image via The Denver Post
In the past, we've blogged about major news outlets covering IKEA hacking because it is exciting to see our collective labor of DIY love gaining traction in the mainstream media. Saturday, The Denver Post Home section became the latest in a line of papers to put pen to pad regarding the hacker movement:
It was a simple problem: The basement studio in Nikki Kelly's south Denver home needed a stylish cabinet to replace a cardboard shelving system. Rather desperately.
The studio is home base for her crafting adventures — and for ideas that become the room-by-room, sweat-equity remodeling projects she and boyfriend Matt Jones are doing at their house. Their trials, tribulations and before-and-after photos are all chronicled on her blog, The Ambitious Procrastinator (theambitiousprocrastinator.com). They're doing it all: floors, walls, shelves, exterior paint.
And Ikea hacking. Which is a slightly criminal-sounding term for the innocent practice of buying something from the iconic Swedish superstore, taking it home and making it indisputably your own.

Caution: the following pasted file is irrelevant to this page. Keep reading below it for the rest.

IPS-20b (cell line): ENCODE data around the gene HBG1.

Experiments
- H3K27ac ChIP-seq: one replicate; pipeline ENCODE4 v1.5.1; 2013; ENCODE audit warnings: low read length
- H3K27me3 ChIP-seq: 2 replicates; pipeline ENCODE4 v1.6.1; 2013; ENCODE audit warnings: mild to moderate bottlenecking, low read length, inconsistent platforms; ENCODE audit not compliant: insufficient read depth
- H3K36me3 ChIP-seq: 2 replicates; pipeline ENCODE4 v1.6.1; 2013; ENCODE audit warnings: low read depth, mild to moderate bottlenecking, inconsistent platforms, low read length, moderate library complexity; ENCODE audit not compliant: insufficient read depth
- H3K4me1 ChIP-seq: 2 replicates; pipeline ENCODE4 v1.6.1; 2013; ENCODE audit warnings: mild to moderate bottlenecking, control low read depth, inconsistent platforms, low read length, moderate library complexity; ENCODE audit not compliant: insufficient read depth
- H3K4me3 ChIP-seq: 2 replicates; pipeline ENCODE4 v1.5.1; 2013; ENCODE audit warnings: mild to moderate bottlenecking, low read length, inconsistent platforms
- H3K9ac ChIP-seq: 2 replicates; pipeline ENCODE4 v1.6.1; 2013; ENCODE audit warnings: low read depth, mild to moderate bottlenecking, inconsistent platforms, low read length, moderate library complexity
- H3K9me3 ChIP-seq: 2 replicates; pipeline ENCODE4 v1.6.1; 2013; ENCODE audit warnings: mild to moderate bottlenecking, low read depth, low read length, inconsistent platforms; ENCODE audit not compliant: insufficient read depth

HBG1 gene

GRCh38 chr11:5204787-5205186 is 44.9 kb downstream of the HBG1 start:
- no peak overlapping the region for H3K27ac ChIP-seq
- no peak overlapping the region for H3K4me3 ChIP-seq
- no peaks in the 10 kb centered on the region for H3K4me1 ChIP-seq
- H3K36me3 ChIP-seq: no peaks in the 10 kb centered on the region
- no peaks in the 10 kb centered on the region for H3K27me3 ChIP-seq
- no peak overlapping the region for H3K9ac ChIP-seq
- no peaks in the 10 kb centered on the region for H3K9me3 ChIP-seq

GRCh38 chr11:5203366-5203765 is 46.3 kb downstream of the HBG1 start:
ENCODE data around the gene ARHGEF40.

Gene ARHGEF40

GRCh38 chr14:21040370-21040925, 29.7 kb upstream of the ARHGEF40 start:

"Essentially, an Ikea hack is a modification or repurposing of an Ikea product," says Mei Mei "Jules" Yap, founder of ikeahackers.net. "In its own little way, it breaks into the Ikea code of furniture assembly and repurposes, challenges and creates a new use, or look or dimension, for the item."
"On a personal level, I love it," said Annie Boeckman, local marketing and public relations manager for Ikea Centennial. But she echoed Yap's concerns about safety and structural integrity.
"From a corporate standpoint, we don't actually use the term 'Ikea hacking,' " Boeckman said. "When it comes to our quality and durability image, we know how our products work when they're used in the way we built them."
Still, the possibility of customization is a selling point for many of the Sweden-based retailer's products.
Ikea Centennial's showroom displays a Tarva chest of drawers in its natural, unfinished pine state alongside two uniquely decorated versions. A small sign reminds customers that the product can be "painted or stained to create your own personal style expression."
Boeckman even coordinated an in-store seminar that offered ideas on how to creatively repurpose IKEA products' cardboard packaging.